Are the Philadelphia Flyers naïve, willfully ignorant or completely stupid?
Any of those explanations can be applied to the decision by the team to hand out plastic bracelets to every fan in attendance at Game 3 of their divisional semifinal series against the Washington Capitals.
AND YOU'LL NEVER GUESS WHAT HAPPENED NEXT.
Once more, with feeling: a hockey game, in Philadelphia, against a hated rival and superior opponent, in a series that undoubtedly has flashpoints of violence, on an emotional night, given the tribute to late owner Ed Snider at the top of the program.
And you hand out plastic projectiles to every fan in every seat?
Did anyone not see this coming?
Wayne Simmonds saw them in-coming. We felt terrible for him, actually: Dude gives an MVP performance this season, sees his team unable to find a crack in Braden Holtby’s wall, and then watches his fans throw light-up bracelets on the ice while he raises his hand and yells “NO, STOP, [EXPLETIVE] STOP!”, which of course they didn’t.
This is the reason Flyers fans can’t have nice things, until their team inexplicably gives them nice things, which they then throw at opposing players on the bench as they recover from head trauma.
As Mike Sielski chronicled on Philly.com today:
The obligatory Flyers-instigated brawl with less than eight minutes left in the Capitals' 6-1 victory in Game 3 led to the obligatory throwing of debris and wristbands onto the ice, which led to the obligatory admonishment by public-address announcer Lou Nolan to the crowd: "This is Philly. Act with class." The wristbands rained down again minutes later, earning the Flyers a minor penalty for delay of the game and inspiring Nolan to scold the fans as if he were a frustrated parent: "Way to go."
In their first home game after the death of Ed Snider - their founder, owner, and chairman - the Flyers and their followers put on a display that manifested the worst instincts within themselves and validated the worst stereotypes about them. They embarrassed themselves, all of them, in every possible way. When spectators scream during a pregame moment of silence for a team's patriarch - as several Flyers fans did Monday - and it's not the most graceless, dishonorable episode of the night, that's telling.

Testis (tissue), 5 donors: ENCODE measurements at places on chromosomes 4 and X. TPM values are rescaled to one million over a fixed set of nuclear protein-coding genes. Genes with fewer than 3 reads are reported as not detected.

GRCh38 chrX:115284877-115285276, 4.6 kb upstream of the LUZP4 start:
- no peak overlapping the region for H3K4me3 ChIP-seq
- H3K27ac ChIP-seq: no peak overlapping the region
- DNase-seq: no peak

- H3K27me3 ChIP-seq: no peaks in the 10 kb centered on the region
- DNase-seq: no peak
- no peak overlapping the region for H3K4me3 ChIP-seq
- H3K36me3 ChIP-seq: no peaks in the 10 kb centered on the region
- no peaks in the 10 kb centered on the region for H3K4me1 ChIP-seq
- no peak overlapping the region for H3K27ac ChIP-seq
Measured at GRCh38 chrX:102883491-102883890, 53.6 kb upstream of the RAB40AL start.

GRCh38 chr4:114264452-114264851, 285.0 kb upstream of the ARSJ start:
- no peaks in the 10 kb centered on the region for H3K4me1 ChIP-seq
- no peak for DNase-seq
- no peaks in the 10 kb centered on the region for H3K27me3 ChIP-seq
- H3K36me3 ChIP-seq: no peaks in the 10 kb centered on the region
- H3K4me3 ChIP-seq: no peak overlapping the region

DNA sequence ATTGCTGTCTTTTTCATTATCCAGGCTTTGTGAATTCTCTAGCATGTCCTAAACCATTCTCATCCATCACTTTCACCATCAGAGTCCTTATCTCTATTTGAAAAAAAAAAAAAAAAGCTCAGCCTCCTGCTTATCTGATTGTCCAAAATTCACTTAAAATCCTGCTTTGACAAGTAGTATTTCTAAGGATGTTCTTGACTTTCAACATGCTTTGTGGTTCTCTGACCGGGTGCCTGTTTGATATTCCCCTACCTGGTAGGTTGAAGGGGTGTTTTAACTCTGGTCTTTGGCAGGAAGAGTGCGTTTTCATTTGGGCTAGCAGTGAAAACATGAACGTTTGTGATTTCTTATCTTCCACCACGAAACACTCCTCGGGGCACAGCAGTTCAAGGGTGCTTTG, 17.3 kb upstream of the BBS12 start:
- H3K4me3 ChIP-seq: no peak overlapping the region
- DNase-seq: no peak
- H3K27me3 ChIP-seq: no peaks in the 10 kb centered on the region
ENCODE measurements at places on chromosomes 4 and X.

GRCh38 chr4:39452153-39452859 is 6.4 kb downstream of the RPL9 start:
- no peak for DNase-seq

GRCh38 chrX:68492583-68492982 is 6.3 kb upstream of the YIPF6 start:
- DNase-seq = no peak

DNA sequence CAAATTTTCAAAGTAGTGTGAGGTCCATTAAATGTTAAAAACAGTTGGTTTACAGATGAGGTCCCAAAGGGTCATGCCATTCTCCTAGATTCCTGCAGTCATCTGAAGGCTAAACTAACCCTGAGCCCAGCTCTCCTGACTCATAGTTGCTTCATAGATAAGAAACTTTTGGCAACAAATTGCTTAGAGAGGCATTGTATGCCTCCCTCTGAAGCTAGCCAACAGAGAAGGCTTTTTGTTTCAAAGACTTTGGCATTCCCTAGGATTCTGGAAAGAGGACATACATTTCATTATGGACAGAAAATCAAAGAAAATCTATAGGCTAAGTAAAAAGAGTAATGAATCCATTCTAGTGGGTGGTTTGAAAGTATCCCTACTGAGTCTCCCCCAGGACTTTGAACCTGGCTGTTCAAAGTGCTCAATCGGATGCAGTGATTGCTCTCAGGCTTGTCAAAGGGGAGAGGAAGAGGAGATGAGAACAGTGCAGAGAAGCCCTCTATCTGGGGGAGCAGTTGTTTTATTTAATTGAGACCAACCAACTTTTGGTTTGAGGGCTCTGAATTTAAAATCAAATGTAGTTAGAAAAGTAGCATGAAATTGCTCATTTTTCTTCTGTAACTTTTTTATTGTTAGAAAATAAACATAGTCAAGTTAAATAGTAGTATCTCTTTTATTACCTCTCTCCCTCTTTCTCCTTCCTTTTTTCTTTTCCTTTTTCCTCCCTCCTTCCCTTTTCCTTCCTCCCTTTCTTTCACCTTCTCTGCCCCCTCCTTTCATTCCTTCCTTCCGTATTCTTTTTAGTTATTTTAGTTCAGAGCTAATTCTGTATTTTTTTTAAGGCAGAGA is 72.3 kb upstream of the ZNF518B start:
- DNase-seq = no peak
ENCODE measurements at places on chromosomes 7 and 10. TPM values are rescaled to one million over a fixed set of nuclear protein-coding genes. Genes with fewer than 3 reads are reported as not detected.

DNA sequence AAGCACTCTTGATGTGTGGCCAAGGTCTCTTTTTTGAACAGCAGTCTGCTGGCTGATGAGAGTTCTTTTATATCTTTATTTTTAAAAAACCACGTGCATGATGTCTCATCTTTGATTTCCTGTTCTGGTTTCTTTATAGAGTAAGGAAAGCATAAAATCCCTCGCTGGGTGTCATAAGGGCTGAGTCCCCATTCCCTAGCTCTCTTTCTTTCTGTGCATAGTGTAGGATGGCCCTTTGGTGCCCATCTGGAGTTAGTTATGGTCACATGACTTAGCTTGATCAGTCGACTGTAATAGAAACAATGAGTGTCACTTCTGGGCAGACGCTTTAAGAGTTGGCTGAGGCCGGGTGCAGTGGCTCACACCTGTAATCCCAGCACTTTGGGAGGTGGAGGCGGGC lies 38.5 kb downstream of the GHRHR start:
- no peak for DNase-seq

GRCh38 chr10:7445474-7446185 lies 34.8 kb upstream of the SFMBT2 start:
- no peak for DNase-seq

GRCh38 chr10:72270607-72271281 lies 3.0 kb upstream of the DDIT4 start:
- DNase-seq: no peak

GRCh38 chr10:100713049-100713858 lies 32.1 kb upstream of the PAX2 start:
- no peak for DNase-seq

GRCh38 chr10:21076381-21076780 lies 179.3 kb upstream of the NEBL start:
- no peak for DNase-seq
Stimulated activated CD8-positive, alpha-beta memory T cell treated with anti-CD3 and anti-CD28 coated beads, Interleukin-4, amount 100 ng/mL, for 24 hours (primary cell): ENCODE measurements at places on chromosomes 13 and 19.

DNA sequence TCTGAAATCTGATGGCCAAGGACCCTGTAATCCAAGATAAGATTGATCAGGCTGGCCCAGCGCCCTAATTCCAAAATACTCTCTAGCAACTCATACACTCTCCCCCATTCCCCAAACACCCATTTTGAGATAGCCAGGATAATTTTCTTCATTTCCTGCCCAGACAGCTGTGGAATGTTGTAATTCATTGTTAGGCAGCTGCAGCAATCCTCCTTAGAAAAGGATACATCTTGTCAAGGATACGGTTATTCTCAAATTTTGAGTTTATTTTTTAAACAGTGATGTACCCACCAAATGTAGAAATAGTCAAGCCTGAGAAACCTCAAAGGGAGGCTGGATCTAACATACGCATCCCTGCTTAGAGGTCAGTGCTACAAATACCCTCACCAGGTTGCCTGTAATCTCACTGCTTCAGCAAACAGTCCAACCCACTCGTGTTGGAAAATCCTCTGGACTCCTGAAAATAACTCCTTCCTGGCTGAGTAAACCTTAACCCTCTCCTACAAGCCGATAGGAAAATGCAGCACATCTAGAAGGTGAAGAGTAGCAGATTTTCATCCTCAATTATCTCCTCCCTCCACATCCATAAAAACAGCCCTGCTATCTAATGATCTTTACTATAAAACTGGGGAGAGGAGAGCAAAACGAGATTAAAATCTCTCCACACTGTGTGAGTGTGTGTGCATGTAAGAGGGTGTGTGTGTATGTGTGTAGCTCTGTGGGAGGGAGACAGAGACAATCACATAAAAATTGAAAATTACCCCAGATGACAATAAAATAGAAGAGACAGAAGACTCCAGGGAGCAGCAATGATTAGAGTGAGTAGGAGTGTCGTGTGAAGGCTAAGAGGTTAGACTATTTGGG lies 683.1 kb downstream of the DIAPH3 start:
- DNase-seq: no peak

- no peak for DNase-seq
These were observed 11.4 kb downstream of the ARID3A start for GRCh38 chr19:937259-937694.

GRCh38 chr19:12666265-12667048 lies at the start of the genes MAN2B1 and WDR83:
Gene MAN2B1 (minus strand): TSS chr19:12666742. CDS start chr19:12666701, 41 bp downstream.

Some in Philadelphia have argued that the combination of supposedly poor calls from the officials and the underachieving performance of the Flyers made the actions understandable. Honestly, I think that's holding the fanbase to an embarrassingly-low standard. Even if you believe that the officials did a poor job in Game 3 (and the series at large), this certainly wouldn't be the first time referees made mistakes in a playoff series. Nor would it be the first time that a home team delivered a dud of a performance in a key game. But you don't see fans pelting the field of play on a weekly basis because of it.
Some also criticized the Flyers' promotional staff for handing out the bracelets, claiming that they should have predicted that drunk and angry fans might decide to use them as projectiles. While there's some truth to that (and I'm sure this will be the last time the Flyers' organizations tries something like this), it actually was a very neat visual experience at the arena. The bracelets lit up during the pre-game, at intermissions, and even to announce Philadelphia power plays. It's disappointing that a unique idea was ruined by a few idiots, and that we'll probably never see another creative promotion like this at a Flyers game ever again.